The ad man from Belarus Visitor: Sergei Smirnov recently spent a month at a Baltimore ad agency observing American advertising and public relations techniques.

May 26, 1998|By June Arney | June Arney,SUN STAFF

Sergei Smirnov came to the United States to learn about advertising management, hailing from a place where advertising so new that the first university classes weren't even offered until a year ago.

Smirnov, 29, a native of Belarus, came to the Reeves Agency in Baltimore for a month recently as part of a delegation of three from the independent states of the former Soviet Union. The program -- called Community Connections International -- offers foreign entrepreneurs the chance to gain firsthand experience in the principles and practices of market economies.

"I tried to see how the process is organized, what they're doing, and how they planned the work," said Smirnov, who has spent the past two years at an 18-person agency in Minsk, the capital of Belarus. That agency, Magnart Advertising Ltd., has Motorola as its main foreign client.

Smirnov, who was here from mid-April to mid-May, found the jobs more specialized in the Baltimore advertising and public relations office. In Minsk, Smirnov is responsible for helping clients determine what concepts they need, developing a plan, picking out the necessary media to advertise and doing limited public relations and event planning -- jobs that would be doled out to several people at the Reeves Agency.

"The goals are the same everywhere, but the difference is who is responsible for the work," he said.

The program that brought Smirnov to Baltimore was offered through a grant to the University of Maryland University College.

Smirnov said advertising has existed for only about five years in the formerly Communist country of Belarus, which is between Poland and Lithuania to the west, Russia to the north and east, and Ukraine to the south. "It's very young," he said. "But we have a lot of creative people."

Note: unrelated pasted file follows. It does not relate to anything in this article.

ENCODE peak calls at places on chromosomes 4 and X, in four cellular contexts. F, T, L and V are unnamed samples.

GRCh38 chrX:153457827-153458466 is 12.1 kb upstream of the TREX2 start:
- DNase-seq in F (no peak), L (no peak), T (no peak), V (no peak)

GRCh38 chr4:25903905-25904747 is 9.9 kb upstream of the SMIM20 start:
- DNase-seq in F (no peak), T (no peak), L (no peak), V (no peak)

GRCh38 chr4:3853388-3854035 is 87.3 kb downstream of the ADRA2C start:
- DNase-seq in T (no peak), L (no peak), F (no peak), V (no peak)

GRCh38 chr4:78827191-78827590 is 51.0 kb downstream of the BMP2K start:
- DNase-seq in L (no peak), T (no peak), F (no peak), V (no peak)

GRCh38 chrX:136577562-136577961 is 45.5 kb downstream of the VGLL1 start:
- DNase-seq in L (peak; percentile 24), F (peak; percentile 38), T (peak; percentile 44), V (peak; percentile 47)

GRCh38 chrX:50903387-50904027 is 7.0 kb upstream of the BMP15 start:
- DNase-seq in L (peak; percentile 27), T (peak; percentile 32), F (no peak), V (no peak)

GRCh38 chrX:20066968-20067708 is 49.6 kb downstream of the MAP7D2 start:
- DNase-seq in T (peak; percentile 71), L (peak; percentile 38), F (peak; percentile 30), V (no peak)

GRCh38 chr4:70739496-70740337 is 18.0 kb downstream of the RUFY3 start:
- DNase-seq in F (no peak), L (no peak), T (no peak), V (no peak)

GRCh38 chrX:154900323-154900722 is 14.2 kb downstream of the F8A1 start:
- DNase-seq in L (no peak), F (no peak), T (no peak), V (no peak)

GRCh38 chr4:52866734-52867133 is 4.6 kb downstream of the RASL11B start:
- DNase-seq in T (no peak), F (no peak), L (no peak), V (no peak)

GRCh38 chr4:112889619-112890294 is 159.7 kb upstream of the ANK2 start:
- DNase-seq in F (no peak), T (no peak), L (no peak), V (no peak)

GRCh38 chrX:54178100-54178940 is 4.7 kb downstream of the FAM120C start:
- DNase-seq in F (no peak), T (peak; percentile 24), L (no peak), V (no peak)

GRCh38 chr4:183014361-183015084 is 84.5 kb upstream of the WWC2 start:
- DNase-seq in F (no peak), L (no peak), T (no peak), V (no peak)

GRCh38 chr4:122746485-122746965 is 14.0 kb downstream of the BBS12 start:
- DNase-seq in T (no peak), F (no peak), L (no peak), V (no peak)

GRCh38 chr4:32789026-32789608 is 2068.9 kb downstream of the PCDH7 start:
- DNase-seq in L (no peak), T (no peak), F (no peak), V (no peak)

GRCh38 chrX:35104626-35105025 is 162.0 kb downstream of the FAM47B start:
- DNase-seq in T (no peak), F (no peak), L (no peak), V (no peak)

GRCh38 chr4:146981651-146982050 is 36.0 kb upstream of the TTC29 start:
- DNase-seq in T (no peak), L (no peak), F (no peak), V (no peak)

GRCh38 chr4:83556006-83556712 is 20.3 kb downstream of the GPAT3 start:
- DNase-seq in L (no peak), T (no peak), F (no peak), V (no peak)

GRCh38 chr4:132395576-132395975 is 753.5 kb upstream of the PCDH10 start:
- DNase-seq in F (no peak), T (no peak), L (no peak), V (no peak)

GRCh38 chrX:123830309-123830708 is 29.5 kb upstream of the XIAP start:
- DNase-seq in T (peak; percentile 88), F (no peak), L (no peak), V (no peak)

Because the market for advertising is still limited in Belarus, most of his company's clients are from Europe.

To Smirnov, American advertising is more direct than what would be done in his country. "We try to create advertising that doesn't look like advertising -- advertising that is not so direct to the consciousness of the customers," he said.

Humor and subliminal messages are popular ways to get the point across in advertising done in his office, said Smirnov, who speaks English well -- a language he started studying at age 13. He also speaks Russian, Belarusian and Esperanto.

Ask him how much clients spend on advertising with his company, and Smirnov will tell you he can't tell you. All spending and budgets are confidential, he said.

Smirnov started his career as an engineer, but three months of working in a plant changed his mind. He was living in Bulgaria and was intrigued by the commercials he saw on television. So he embarked on a new course of study and hopes to have his marketing degree from Belarusian State Economic University in 2000.

One important financial consideration -- the high cost of using the Internet -- makes the way the job is done different in Belarus, Smirnov said. He estimated that sending or receiving Internet mail costs $5 an hour -- a significant amount in a country where the average salary is about $100 a month.

In talking with employees at the Reeves Agency, Smirnov found the agencies shared a fundamental problem -- meeting deadlines. That, despite one of his most vivid observations about his first trip to the United States -- that Americans are extraordinarily time- and work-oriented.

Although the daily business at the Reeves Agency held few surprises for Smirnov, he plans to take back the agency's tradition of a weekly meeting to brainstorm about new business. "In my agency, we did some things but not regularly," he said.

The staff at the Reeves Agency gained perspective from his visit, too.

"I wanted to learn more about how stories are placed in the press in this country that is very much controlled by the government," said Annette Saxon, vice president, public relations.

"It sounds like I might have a very different job over there. The scope of what they do in public relations is not as wide as it is here."

Pub Date: 5/26/98

Baltimore Sun Articles
|
|
|
Please note the green-lined linked article text has been applied commercially without any involvement from our newsroom editors, reporters or any other editorial staff.